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Nightshade chef Mei Lin is opening a Sichuan hot chicken spot in Silver Lake next month

Daybird fried chicken sandwich
(Dylan + Jeni)

There’s always money in the chicken stand.

Mei Lin, the chef behind Arts District restaurant Nightshade, plans to open a fast-casual restaurant serving Sichuan-spiced hot chicken in Silver Lake early next month.

Lin said the new concept, Daybird, was in development with business partner Francis Miranda long before COVID-19 arrived but took on more relevance as restaurants shifted their focus toward takeout and delivery service.

“I knew I wanted to do something casual [for my next restaurant], and I spent a lot of time figuring out what could appeal to a large amount of people,” she said. “I think it’s safe to say everybody loves fried chicken.”

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Daybird’s menu will feature fried chicken sandwiches and chicken tenders coated in a fiery seasoning mix based on what Lin used for her popular Szechuan hot quail at Nightshade, a flagship dish that riffed on Nashville-style hot chicken.

“There’s about 30 different spices in there,” the “Top Chef” winner said. “It’s got dried Thai bird chiles, Sichuan peppercorns, white peppercorns, fennel, cumin, cardamom — there’s some umami from the porcini mushroom powder we use.”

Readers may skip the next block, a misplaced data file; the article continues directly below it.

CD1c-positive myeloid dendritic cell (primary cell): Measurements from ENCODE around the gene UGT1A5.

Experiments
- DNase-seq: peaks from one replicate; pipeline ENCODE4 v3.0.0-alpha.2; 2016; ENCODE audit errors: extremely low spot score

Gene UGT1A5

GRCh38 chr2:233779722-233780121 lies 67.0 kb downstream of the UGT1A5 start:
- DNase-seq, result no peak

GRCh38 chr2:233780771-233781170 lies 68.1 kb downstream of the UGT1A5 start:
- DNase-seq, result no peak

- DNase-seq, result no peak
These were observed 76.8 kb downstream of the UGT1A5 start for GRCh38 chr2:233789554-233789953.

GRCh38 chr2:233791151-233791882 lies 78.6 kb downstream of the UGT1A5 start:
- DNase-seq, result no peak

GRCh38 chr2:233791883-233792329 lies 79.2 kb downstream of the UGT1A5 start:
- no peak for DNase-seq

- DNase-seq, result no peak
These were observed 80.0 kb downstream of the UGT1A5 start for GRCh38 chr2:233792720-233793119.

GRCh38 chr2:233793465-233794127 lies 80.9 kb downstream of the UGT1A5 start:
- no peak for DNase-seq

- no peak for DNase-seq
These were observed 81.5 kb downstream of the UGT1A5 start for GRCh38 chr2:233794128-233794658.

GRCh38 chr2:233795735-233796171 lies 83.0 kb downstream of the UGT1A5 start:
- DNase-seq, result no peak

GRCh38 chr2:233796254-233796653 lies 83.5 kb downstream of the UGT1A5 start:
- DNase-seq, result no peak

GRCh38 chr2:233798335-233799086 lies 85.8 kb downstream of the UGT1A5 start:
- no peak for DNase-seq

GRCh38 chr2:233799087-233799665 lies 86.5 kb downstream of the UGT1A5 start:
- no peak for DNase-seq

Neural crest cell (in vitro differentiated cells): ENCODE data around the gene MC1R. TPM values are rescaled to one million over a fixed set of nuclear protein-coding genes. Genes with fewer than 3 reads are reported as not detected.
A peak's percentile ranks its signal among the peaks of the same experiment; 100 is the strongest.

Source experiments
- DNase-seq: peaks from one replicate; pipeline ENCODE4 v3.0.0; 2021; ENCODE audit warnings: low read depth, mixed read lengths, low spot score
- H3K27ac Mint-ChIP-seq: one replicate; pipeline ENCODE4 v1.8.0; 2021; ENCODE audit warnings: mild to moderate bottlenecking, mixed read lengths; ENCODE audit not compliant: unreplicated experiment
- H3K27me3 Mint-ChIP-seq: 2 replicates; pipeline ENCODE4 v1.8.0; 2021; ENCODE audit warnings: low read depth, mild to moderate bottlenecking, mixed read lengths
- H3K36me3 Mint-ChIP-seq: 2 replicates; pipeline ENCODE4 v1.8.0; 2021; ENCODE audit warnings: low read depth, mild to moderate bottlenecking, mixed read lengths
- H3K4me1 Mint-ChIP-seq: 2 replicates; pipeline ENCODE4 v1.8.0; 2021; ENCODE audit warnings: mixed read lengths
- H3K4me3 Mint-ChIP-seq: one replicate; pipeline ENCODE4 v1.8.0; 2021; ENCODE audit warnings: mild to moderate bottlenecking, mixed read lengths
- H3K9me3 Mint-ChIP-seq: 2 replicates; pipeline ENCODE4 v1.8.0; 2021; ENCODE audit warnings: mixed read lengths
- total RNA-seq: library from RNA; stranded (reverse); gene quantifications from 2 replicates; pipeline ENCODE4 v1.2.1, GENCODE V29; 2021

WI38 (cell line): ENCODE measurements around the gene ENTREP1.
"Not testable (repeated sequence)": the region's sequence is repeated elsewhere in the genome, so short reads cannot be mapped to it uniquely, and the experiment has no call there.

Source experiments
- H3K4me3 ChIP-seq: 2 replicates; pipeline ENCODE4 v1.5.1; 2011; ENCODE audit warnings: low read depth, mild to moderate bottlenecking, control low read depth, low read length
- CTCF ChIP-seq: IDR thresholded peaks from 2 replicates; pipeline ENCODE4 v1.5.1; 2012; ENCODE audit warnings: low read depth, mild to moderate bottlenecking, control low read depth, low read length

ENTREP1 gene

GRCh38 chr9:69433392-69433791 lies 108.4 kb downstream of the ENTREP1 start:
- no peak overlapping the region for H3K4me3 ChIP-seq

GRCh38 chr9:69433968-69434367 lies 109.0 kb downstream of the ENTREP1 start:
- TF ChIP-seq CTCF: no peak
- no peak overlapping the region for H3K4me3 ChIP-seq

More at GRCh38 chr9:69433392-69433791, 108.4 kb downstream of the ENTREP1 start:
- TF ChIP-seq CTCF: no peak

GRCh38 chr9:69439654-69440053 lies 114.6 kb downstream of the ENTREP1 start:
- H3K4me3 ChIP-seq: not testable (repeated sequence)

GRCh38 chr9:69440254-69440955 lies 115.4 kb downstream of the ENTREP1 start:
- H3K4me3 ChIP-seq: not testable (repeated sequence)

The chicken (as well as vegan-friendly fried cauliflower) will be available in three heat levels — mild, medium and hot — and served with dipping sauces such as habanero ranch and hot honey. A selection of sides, such as cornbread with pimento cheese, poppy seed slaw and fries, will be available. Sandwiches will come on milk bread buns.

Mei Lin and business partner Francis Miranda
Mei Lin, left, and business partner Francis Miranda at Daybird.
(Dylan + Jeni)
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“It’s food that’s quick, carries well, and you don’t necessarily have to leave your house to pick it up. It’s meant to be accessible,” she said.

Plus, there’s the crunch factor. Lin said she played around with different flours and starches to create a crust that would stay crisp longer since the chicken would most likely not be eaten immediately. “I can safely say it stays crunchy for about an hour,” she said.

Daybird will offer delivery and takeout only to start, but Lin hopes that she’ll be able open the minimalist strip mall space, a former pizzeria on Virgil Avenue, for dine-in service in the future.

As for Nightshade, which temporarily closed in March after briefly offering takeout service, Lin said there is currently no timeline for the restaurant’s reopening, though she has been able to hire some of Nightshade’s furloughed kitchen staff at Daybird.

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“What we were doing at Nightshade doesn’t make sense financially right now, but we’re trying to figure that out,” she said. “It’s a work in progress.”

Daybird, 240 N. Virgil Ave., Los Angeles, daybirdla.com


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